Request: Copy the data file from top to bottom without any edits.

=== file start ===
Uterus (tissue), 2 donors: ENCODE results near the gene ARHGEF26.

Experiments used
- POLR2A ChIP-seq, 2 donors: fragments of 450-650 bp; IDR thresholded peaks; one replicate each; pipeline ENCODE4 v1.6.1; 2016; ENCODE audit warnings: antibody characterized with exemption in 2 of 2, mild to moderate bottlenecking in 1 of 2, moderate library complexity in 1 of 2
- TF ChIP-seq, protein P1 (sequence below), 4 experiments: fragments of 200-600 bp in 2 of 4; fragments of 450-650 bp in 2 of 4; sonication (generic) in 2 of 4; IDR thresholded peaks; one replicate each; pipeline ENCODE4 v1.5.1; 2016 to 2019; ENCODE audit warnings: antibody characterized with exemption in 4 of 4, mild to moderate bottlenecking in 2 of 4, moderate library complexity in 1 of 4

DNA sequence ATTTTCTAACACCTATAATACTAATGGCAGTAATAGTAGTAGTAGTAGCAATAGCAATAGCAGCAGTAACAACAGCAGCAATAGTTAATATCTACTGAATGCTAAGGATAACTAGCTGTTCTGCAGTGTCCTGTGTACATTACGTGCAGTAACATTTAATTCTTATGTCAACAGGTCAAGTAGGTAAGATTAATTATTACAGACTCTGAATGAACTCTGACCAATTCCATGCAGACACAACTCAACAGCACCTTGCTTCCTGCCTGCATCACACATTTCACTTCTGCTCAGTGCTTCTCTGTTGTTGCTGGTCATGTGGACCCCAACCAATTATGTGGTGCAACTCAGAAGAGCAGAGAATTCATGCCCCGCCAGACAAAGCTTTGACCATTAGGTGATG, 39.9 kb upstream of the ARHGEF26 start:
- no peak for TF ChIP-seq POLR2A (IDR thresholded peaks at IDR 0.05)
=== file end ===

Uterus (tissue), 2 donors: ENCODE results near the gene ARHGEF26.

Experiments used
- POLR2A ChIP-seq, 2 donors: fragments of 450-650 bp; IDR thresholded peaks; one replicate each; pipeline ENCODE4 v1.6.1; 2016; ENCODE audit warnings: antibody characterized with exemption in 2 of 2, mild to moderate bottlenecking in 1 of 2, moderate library complexity in 1 of 2
- TF ChIP-seq, protein P1 (sequence below), 4 experiments: fragments of 200-600 bp in 2 of 4; fragments of 450-650 bp in 2 of 4; sonication (generic) in 2 of 4; IDR thresholded peaks; one replicate each; pipeline ENCODE4 v1.5.1; 2016 to 2019; ENCODE audit warnings: antibody characterized with exemption in 4 of 4, mild to moderate bottlenecking in 2 of 4, moderate library complexity in 1 of 4

DNA sequence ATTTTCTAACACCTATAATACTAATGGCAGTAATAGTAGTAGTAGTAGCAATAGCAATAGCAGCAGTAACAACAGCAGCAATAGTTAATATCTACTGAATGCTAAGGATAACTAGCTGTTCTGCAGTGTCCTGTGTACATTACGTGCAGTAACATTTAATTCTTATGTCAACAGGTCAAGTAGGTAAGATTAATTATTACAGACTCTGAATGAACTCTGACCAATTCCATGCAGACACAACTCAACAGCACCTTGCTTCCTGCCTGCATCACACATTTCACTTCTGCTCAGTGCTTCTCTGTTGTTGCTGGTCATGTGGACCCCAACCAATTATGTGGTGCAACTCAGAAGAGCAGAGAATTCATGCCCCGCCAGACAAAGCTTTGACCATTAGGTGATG, 39.9 kb upstream of the ARHGEF26 start:
- no peak for TF ChIP-seq POLR2A (IDR thresholded peaks at IDR 0.05)